I created The Crane Award two years ago in order to celebrate a book that came in under the radar, had a quiet kind of feel about it, and elevated–or lifted (as a crane)–the station and the spirit of a reader. The award comes with very little fanfare. No monetary prize. Just an opportunity to showcase a title among the many I get to see each year that continues to do what I saw initially in the first recipient (which featured cranes and spoons).
When we commissioned an Indiana artist to create the Mr. Hankins Crane Award, we had no idea that he would render the crane in spoons which captured the essence of that first recipient and gave us the lasting figure that would go to future recipients. I imagine these cranes going in some prominent place that reminds the author that there is a classroom teacher out there who read and appreciated the work in a way that they–the author–might not have realized as the book went out into the world.
The first recipient of the Mr. Hankins Crane Award (2014) was Tracy Holczer’s THE SECRET HUM OF A DAISY.
In 2015, I was able to hand the Mr. Hankins Crane Award to Lynda Mullaly Hunt for her book, FISH IN A TREE.
And, this year, with great excitement and pride, I offer the Mr. Hankins Crane Award to Gae Polisner’s THE MEMORY OF THINGS.
THE MEMORY OF THINGS presents the story of Kyle Donahue, a sixteen year old student at Stuyvesant High School who is evacuated from the classroom and the building on September 11th. Polisner recreates on the page the calamity and chaos that must have been a collective walk within one character. The first few pages of THE MEMORY OF THINGS puts those who there, those who remember, and those who have only read or heard, on the Brooklyn Bridge away from the smoke and the rubble.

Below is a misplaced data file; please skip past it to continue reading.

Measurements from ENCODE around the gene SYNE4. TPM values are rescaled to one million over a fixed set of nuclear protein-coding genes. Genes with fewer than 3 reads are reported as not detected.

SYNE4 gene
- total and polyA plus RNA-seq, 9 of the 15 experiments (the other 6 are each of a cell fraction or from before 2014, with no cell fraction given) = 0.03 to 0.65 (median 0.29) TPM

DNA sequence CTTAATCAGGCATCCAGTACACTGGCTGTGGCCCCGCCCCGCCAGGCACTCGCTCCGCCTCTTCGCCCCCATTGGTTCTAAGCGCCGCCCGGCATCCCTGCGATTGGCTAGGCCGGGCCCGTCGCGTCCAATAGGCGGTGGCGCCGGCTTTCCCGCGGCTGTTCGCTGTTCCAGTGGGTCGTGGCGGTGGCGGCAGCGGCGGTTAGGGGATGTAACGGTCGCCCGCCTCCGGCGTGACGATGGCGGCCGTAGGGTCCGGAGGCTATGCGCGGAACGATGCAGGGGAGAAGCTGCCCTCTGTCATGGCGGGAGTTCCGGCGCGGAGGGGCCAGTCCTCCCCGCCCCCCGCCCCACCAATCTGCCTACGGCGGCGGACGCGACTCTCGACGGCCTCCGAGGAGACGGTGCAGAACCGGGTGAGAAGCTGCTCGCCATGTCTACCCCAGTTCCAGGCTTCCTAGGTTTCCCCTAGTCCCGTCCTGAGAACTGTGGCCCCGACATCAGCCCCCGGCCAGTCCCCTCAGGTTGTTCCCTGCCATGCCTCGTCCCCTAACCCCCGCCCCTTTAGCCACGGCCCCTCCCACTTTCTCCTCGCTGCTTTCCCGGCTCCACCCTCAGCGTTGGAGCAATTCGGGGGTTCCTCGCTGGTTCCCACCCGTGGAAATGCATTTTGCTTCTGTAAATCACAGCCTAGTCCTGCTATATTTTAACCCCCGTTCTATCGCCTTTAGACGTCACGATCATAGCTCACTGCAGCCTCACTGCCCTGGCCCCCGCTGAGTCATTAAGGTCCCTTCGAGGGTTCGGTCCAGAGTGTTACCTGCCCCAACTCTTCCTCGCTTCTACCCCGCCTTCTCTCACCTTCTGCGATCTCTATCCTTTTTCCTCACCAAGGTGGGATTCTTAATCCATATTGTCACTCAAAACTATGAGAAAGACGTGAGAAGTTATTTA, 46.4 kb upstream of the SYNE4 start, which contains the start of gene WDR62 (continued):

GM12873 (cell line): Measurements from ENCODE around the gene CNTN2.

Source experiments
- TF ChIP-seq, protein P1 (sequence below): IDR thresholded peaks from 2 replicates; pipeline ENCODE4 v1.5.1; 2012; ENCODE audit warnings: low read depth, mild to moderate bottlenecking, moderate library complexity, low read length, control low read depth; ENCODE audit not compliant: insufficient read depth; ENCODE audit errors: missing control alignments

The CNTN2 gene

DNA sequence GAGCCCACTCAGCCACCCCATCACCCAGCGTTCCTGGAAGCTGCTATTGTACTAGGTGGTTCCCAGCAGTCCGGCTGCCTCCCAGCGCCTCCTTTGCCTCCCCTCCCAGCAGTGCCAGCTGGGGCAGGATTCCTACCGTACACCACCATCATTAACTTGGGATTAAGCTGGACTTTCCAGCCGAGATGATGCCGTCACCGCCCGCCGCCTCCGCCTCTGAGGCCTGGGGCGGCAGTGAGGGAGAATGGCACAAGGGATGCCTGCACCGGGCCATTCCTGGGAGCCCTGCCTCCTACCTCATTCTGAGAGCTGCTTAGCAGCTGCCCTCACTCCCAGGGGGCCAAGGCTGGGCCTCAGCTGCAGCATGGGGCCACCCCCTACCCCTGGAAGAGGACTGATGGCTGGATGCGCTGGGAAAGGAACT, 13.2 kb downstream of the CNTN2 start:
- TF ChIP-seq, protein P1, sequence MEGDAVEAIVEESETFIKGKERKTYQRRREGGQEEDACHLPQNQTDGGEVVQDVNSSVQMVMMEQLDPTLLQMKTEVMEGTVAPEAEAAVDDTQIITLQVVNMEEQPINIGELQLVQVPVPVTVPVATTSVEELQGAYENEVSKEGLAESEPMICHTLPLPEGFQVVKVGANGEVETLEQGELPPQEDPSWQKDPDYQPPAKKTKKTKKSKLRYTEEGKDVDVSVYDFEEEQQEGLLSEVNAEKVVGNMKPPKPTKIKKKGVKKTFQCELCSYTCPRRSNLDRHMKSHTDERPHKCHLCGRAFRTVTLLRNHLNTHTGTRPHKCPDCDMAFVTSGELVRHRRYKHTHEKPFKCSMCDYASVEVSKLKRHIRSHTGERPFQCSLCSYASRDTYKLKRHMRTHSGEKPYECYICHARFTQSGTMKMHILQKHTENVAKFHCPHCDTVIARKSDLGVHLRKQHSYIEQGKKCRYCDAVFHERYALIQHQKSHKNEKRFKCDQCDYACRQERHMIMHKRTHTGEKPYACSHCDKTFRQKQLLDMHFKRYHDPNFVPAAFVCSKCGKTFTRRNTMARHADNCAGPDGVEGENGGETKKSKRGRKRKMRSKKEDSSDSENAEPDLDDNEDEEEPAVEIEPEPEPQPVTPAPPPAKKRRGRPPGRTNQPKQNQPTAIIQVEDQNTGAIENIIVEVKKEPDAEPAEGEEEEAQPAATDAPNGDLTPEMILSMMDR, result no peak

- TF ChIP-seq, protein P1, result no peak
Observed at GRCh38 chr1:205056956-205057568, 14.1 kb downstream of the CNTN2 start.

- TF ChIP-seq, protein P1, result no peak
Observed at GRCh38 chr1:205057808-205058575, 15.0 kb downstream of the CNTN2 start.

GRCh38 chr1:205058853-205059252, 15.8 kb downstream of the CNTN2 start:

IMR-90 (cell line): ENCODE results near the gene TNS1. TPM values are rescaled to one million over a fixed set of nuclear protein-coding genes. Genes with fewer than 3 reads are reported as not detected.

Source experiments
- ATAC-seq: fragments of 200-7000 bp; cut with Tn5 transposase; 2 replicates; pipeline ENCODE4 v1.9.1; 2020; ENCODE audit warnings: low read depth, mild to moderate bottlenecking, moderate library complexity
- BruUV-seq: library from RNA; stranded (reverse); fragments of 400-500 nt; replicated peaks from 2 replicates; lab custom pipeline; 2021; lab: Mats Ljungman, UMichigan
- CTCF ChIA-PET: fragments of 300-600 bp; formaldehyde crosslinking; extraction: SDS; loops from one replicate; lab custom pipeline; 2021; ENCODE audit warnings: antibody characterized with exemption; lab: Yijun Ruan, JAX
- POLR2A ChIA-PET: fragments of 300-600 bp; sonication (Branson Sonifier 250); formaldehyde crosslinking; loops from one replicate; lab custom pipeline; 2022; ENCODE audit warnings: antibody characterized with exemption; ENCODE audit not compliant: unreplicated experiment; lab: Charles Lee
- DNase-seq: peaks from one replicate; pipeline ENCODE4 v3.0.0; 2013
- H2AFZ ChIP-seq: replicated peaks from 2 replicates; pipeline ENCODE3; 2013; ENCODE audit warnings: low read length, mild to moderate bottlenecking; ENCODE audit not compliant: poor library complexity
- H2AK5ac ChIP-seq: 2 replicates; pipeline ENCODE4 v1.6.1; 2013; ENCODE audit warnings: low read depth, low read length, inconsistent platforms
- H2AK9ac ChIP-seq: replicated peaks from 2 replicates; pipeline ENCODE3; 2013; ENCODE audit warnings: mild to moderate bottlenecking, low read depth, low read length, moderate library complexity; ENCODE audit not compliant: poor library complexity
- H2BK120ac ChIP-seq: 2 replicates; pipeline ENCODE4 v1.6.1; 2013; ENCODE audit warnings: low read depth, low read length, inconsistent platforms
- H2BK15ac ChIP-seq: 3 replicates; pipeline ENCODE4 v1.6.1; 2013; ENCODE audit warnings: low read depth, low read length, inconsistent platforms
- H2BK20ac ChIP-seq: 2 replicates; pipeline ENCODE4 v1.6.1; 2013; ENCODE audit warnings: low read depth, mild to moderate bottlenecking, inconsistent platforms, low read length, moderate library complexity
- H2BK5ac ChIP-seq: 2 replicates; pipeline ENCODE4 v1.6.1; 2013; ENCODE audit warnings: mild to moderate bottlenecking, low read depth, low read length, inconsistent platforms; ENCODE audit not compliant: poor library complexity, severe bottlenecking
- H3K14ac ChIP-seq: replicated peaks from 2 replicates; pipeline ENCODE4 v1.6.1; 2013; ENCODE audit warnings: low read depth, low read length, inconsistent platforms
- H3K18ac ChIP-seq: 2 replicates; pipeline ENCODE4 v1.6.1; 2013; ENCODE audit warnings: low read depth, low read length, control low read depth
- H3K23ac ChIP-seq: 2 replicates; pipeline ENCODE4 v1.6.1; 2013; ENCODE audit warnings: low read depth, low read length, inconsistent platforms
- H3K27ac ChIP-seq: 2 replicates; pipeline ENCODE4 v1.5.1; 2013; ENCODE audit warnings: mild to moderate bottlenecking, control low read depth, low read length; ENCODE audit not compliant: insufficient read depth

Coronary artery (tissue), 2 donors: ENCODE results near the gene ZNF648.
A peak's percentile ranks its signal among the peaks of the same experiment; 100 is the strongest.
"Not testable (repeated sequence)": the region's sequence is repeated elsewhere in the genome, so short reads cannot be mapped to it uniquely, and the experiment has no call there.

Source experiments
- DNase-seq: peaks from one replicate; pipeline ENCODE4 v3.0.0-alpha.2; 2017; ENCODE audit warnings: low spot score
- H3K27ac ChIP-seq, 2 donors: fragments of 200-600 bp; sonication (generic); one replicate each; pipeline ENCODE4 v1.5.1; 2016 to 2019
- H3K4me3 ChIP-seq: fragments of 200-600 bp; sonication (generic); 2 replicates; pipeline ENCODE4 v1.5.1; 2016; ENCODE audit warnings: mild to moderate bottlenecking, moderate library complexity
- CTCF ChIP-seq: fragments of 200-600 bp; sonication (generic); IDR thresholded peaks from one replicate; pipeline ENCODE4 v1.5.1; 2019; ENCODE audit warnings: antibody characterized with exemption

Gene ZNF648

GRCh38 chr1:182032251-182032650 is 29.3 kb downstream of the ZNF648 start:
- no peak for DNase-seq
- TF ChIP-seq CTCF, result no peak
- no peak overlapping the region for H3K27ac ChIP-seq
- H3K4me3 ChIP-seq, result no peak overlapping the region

On his way home, Kyle comes across a figure on the bridge that he does not recognize at first. Upon returning to the figure, he realizes that this is a girl standing as though she might jump. She is covered in ash with huge costume wings upon her back. This girl, Kyle soon discovers, is unable to communicate where she is. . .or who she is.
Over the period of three days, Kyle and the girl will attempt to put the pieces back together which is a perfect underlying theme for the whole of the book and the whole of the experience of 9/11. Kyle comes of age in a story that includes complexity of healing, complexity of fatherly/familial relations, the complexity of the tension between love and loss, and the complexity of how we remember. . .and how we ultimately move on.
Moving from summary to celebration, my students in Room 407 got to experience Gae Polisner’s book as a group this fall. We were reading together this story that begins in historic chaos and ends in hopeful conclusion. Students in the room gasped with the ending of the first days read-aloud as we all ran from the scene and found ourselves in Kyle’s Brooklyn apartment away from Ground Zero but in the middle of a unsettled micro-setting of Kyle’s home.
Polisner’s THE MEMORY OF THINGS fits the intent of the Mr. Hankins Crane Award, but it also fits the frame presented by These 4 Corners.
LIVING: The characters in Polisner’s book must continue to live through great devestation and loss. As Kyle processes the losses around him, he makes new decisions for his own life and his role in those lives around him for which he might have been remiss prior to the events of 9/11.